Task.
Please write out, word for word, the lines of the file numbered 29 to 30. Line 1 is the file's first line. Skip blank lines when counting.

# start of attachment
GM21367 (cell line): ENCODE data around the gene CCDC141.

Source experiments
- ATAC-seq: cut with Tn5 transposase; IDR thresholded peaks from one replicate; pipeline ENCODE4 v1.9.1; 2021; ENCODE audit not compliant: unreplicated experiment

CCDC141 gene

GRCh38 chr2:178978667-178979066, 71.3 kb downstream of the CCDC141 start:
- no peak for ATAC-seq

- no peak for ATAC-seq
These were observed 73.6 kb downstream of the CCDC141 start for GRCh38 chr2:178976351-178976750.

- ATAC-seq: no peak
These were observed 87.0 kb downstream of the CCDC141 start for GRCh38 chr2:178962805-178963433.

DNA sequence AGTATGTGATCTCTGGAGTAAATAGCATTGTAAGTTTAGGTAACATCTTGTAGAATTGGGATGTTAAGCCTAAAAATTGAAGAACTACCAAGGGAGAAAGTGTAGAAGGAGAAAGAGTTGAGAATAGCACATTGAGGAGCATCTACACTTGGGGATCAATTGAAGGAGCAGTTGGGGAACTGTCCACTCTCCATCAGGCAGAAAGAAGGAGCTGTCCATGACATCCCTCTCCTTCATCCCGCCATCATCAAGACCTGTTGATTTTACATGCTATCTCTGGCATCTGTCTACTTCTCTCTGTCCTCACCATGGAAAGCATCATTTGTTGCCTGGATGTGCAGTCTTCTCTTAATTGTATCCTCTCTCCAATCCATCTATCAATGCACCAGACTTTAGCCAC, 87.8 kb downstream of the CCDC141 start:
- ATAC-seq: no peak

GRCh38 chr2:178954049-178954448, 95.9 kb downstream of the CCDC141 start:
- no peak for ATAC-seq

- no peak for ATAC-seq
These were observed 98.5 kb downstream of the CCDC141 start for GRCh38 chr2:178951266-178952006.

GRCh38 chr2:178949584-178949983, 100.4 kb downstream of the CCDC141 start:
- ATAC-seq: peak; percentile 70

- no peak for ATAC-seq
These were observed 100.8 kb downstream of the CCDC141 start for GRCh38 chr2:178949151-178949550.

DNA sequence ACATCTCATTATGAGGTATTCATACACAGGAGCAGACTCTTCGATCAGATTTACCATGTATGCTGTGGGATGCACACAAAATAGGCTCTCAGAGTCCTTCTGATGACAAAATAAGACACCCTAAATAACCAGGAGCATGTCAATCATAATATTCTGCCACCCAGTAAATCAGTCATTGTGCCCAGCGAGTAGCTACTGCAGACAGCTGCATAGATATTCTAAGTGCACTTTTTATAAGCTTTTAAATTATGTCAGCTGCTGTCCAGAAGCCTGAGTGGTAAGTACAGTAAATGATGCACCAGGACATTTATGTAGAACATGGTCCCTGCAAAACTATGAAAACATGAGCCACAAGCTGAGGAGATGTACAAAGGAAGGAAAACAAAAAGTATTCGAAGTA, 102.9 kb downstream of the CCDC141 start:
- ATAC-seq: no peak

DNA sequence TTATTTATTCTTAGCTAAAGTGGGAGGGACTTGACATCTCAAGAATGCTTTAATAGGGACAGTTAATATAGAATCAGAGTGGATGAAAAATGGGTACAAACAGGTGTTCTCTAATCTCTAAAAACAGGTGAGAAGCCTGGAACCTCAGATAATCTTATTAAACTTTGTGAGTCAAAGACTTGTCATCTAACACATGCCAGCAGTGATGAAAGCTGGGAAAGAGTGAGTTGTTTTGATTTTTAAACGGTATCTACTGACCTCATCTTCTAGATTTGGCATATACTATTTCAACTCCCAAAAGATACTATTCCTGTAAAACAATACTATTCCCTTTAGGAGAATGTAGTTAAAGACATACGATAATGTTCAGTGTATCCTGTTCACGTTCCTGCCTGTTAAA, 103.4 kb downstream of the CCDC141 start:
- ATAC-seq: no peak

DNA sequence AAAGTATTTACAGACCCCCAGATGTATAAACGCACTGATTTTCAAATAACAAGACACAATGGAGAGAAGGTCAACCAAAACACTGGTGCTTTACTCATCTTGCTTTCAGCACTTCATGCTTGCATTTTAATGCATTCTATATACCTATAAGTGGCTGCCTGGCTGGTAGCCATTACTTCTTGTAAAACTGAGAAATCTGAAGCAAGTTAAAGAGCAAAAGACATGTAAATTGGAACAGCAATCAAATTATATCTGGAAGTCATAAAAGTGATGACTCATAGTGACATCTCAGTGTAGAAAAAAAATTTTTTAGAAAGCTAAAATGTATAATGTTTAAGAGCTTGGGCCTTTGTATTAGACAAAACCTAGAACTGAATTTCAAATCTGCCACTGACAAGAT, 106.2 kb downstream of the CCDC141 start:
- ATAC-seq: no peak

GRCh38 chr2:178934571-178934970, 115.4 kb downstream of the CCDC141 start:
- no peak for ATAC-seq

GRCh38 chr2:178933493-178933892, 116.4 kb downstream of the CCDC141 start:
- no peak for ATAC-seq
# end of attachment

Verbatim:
GRCh38 chr2:178933493-178933892, 116.4 kb downstream of the CCDC141 start:
- no peak for ATAC-seq